Electric car in evacuation situation

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artibug
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Electric car in evacuation situation

Post by artibug » Mon Sep 11, 2017 10:19 am

After watching a lot of CNN this weekend for Hurricane Irma and mass evacuation in FL, I start to wonder if electric cars (I.e. The new Nissan Leaf 2018) would be a better choice to get stuck in stop and go traffic for hours in this kind of situation/traffic pattern (if you only have 1 full tank of gas and no more open gas stations en route). Obviously we hope we will never be in this type of situation ever, but what says you? What car will you pick? Electric or gas cars?

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DaftInvestor
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Re: Electric car in evacuation situation

Post by DaftInvestor » Mon Sep 11, 2017 10:22 am

I can stock extra gas by filling some cans. If it is a full electric car (non-hybrid) how would you stock extra electricity? You need to drive out of state an the normal 3 hour drive will take you 12 hours - will your electric-charge last? Will there be a place to stop and charge on the way?
Makes me want to stick with gas.

hicabob
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Re: Electric car in evacuation situation

Post by hicabob » Mon Sep 11, 2017 10:25 am

More and more gas cars nowadays have the option to stop the engine automatically when stopped then start up again when your foot is taken off the brake which would help in the hours of stop and go scenario. The Grand Cherokee I rented a couple weeks ago did this flawlessly.

Inframan4712
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Re: Electric car in evacuation situation

Post by Inframan4712 » Mon Sep 11, 2017 10:28 am

DaftInvestor wrote:
Mon Sep 11, 2017 10:22 am
I can stock extra gas by filling some cans. If it is a full electric car (non-hybrid) how would you stock extra electricity? You need to drive out of state an the normal 3 hour drive will take you 12 hours - will your electric-charge last? Will there be a place to stop and charge on the way?
Makes me want to stick with gas.
I thought of the same thing as a major issue in a few years when there are many more electric vehicles on the road.

The flip side of that is that if the grid is down, the gas stations can't pump gas anyway. And before the grid goes down (in the case of impending hurricane) the gas stations run out of gas like they did a few days ago in many places, per news reports.

queso
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Re: Electric car in evacuation situation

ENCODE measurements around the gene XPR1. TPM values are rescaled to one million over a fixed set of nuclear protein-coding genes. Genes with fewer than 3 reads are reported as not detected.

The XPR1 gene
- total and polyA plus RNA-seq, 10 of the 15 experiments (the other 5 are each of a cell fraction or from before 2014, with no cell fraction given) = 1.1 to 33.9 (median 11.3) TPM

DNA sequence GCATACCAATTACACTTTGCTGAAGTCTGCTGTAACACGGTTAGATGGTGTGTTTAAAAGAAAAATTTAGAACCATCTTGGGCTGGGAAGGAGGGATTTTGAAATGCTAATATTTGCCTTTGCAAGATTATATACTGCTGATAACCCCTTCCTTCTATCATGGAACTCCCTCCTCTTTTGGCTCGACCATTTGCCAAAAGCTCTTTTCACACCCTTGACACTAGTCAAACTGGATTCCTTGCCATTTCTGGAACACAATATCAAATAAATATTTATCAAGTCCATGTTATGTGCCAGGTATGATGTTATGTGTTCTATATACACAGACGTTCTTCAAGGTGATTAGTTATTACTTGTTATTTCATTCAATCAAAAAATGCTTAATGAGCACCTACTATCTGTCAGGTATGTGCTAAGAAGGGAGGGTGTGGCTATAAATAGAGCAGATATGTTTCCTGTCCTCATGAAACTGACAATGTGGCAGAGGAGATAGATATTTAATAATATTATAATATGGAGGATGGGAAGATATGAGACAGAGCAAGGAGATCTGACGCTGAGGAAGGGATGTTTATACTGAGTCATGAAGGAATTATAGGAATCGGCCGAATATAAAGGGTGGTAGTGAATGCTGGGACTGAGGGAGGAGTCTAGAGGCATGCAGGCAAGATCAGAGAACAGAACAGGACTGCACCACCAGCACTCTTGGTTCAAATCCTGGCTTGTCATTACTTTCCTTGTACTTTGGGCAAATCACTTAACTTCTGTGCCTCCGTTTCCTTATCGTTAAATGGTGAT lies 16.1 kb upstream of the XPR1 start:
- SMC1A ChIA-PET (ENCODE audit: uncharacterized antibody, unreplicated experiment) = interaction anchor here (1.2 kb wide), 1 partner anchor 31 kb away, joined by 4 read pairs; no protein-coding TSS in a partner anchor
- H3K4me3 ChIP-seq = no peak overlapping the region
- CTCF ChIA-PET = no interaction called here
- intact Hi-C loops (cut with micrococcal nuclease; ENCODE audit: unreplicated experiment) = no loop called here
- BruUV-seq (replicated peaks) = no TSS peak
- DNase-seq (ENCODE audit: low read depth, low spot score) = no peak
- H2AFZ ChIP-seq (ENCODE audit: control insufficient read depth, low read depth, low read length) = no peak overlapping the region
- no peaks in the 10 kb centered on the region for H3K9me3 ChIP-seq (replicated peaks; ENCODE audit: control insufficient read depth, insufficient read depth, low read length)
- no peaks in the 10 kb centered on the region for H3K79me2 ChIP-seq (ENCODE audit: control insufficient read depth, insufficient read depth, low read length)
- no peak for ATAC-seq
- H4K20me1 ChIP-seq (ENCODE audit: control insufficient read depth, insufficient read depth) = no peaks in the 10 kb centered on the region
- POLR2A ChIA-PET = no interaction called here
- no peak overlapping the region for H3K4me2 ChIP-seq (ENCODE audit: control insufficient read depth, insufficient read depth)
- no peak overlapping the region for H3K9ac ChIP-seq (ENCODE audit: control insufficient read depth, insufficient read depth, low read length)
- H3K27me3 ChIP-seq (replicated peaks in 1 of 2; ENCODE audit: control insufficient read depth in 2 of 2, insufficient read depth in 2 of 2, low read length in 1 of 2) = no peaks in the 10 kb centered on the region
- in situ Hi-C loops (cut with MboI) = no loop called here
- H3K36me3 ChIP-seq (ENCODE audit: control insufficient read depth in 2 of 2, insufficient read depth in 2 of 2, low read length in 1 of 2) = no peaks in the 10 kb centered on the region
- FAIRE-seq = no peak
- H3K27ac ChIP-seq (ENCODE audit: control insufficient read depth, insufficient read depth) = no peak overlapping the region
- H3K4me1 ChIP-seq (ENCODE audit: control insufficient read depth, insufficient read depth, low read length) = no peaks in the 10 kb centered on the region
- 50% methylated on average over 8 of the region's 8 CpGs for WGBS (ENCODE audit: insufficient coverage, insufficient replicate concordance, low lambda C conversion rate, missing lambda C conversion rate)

Post by queso » Mon Sep 11, 2017 10:38 am

DaftInvestor wrote:
Mon Sep 11, 2017 10:22 am
I can stock extra gas by filling some cans. If it is a full electric car (non-hybrid) how would you stock extra electricity? You need to drive out of state an the normal 3 hour drive will take you 12 hours - will your electric-charge last? Will there be a place to stop and charge on the way?
Makes me want to stick with gas.
+1. In an emergency bugout/evac situation I'll have 4 or 5 five gallon gas cans strapped to my roof rack.

TBillT
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Re: Electric car in evacuation situation

Post by TBillT » Mon Sep 11, 2017 10:50 am

As far as emergency situations, flexibility wins. So if gasoline is unavailable, electric wins, and vice versa. I believe electric vehicles helped in Japan for the tsunami recovery. Hybrids such as Prius can be very handy for running an inverter to get back up power for the home. I thought you were going to ask if electric vehicles get more damaged in flood waters...guess we have to ask insurance cos.

open_circuit
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Re: Electric car in evacuation situation

Post by open_circuit » Mon Sep 11, 2017 10:59 am

Electric towing a trailer with a gas generator and some extra gas for the generator. It's a DIY hybrid configuration.

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Re: Electric car in evacuation situation

Post by smackboy1 » Mon Sep 11, 2017 11:26 am

EV w/ optional ICE range extender e.g. BMW i3 REx. Plug in to recharge and carry 10 gallons of spare gas.
Disclaimer: nothing written here should be taken as legal advice, but I did stay at a Holiday Inn Express last night.

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Re: Electric car in evacuation situation

Post by BBBob » Mon Sep 11, 2017 5:41 pm

What was the distance that people evacuated? With roads clogged and gasoline stations shutting down, I wonder if it makes a difference if you have a 200+mile range (Bolt, Tesla) or a 100+ mile range (Rav4-EV) vs gas.

Also, Tesla apparently upgraded range wirelessly to help owners evacuate.

https://www.nbcnews.com/storyline/hurri ... ma-n800231

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Re: Electric car in evacuation situation

Post by nisiprius » Mon Sep 11, 2017 6:15 pm

Some hybrid cars use very little fuel "idling" in traffic IF the A/C and/or heating are turned off.

I remember reading that one of the struggles that makers of pure-electric cars have is that windshield wipers use a significant amount of power and reduce range considerably if they are running; that could be a problem in evacuating in a bad-weather situation. I suppose that in the next few days we will have a change to learn about the actual experiences of people evacuating.

As I understand it, the authorities try to encourage people to evacuate over short distances, from homes in low-lying areas to shelters that are on higher ground in the same city... tens of miles, not hundreds... so you might not need a huge range.
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Re: Electric car in evacuation situation